Eric Webster, Schultz, Bruce | 4/19/2005 10:29:13 PM
BATON ROUGE – Weed science graduate students from across the southern United States competed in a series of challenges recently at the LSU AgCenter.
The top three teams were the University of Arkansas, Mississippi State University and Clemson University, in that order.
The other schools represented by the 24 students were Oklahoma State University, Texas A&M University, University of Georgia, University of Kentucky and University of Tennessee. Students from Louisiana State University helped to host the conference and therefore did not compete.
"The contest is designed to take classroom study to a practical application of weed science," said Dr. Eric Webster, LSU AgCenter weed scientist and chairman of the Southern Weed Society’s contest committee. "The biggest loss in crop yield in the South is generally due to weeds.
"Each student should bring or take away from the contest knowledge of how to use weed science at the field level," Webster said. "The contestant should take what was learned in the classroom and apply that knowledge in the real world. I have always felt it is the best teaching tool we have in weed science."
The first event required contestants to identify, with common and scientific names, 35 weeds and 15 seeds. Many of the plants were seedlings.
Also in the competition was a problem-solving event that gave students two scenarios with angry farmers who demanded a solution for their failed crops.
At one of the stations, Dr. Jason Bond, an LSU AgCenter agronomist, and Dr. Steve Linscombe, director of the LSU AgCenter’s Southwest Region, posed as rice farmers whose rice had failed to make a stand despite two plantings, and they were blaming their problems on the use of a herbicide. Bond complained to one student that the only thing he had in his field was discolored weeds.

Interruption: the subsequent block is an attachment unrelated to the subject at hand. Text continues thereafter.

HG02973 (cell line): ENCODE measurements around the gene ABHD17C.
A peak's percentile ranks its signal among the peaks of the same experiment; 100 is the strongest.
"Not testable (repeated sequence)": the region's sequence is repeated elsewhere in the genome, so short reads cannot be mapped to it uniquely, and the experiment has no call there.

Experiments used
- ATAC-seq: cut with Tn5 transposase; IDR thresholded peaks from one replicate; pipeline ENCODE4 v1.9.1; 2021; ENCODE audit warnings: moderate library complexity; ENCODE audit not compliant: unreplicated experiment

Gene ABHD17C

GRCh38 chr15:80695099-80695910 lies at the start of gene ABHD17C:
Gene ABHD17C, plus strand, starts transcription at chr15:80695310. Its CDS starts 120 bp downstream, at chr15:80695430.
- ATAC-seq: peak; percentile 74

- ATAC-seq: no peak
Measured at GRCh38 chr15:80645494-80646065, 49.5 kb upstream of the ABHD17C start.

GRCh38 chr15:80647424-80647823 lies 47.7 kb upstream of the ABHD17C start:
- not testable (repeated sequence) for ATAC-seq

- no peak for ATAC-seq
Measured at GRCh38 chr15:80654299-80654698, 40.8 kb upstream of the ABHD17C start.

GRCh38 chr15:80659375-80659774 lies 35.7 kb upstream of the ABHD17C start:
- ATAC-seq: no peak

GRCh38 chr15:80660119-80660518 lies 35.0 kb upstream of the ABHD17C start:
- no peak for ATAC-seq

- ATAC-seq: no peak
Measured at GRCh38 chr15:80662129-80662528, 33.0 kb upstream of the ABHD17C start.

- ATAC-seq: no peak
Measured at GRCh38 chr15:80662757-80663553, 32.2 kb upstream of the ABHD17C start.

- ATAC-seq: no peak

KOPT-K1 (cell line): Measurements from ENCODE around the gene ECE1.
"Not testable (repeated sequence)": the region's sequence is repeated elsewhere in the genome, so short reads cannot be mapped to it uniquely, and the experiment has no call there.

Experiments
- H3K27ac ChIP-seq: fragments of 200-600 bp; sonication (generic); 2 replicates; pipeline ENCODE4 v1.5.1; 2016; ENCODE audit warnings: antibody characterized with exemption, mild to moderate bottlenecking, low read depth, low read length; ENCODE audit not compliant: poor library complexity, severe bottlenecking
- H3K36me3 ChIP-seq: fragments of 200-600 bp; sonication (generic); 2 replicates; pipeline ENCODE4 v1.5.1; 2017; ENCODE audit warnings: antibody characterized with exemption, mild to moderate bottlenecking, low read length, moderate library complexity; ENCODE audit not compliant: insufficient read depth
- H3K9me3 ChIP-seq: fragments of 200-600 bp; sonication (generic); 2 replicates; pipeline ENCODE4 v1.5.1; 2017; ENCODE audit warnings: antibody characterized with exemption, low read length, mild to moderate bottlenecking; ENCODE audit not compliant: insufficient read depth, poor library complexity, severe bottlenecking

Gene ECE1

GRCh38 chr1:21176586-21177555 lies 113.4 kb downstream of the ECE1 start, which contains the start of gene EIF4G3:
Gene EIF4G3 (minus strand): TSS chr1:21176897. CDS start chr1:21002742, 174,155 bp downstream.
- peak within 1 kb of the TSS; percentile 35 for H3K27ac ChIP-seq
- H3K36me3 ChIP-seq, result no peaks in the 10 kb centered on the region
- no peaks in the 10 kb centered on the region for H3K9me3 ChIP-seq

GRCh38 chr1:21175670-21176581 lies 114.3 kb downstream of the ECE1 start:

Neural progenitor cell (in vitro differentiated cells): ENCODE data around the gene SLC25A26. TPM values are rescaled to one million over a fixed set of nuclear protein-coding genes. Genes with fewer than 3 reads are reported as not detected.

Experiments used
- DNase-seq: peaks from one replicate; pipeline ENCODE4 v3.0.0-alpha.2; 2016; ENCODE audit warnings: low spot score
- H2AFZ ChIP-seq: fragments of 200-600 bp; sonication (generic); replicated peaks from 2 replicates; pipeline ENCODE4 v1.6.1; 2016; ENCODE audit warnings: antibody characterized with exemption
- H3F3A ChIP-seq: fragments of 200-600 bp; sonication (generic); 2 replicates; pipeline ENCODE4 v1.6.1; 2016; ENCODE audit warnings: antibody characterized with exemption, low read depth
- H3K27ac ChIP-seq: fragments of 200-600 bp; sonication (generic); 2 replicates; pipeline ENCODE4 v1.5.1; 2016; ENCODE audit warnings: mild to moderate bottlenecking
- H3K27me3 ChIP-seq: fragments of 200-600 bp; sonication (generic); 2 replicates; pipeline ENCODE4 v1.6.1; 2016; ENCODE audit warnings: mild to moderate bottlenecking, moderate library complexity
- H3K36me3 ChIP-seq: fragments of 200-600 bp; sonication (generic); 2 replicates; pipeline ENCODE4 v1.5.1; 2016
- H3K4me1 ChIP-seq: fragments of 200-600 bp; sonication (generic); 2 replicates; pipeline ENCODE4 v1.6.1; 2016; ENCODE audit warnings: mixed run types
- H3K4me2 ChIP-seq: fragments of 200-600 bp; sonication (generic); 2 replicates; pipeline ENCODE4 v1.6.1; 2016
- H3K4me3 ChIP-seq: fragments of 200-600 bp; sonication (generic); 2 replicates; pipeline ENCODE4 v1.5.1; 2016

"Big white grass," he shouted indignantly. "You could put it in a flower arrangement."
Between contestants, Bond later admitted, having once competed in a similar event, that thinking rationally is difficult with someone yelling about his or her crop.
Students also had to calibrate a herbicide sprayer at a sugarcane field, and they were required to identify what herbicides caused damage to crops.
The final event was a relay race. They had to run through a flooded, muddy field to get buckets containing three weeds and bring them back to their team. Once all the buckets were retrieved, the contestants had to identify the plants.
Students said the day provided a good learning experience.
Paula Steptoe of the University of Georgia said the problem-solving event was the most difficult.
"I had never seen rice, and I had never seen sugarcane," she said.
Prashart Jha of Clemson said it was tough to identify the seedlings in the identification phase.
"I have a lot to learn," he said.
"It was a pretty good contest," said Brandon Fast of Oklahoma State, adding, "A pretty difficult contest."
"Challenging, to say the least," remarked Jason Walton of Mississippi State.
The Arkansas contingent has won 18 of 22 contests since 1983.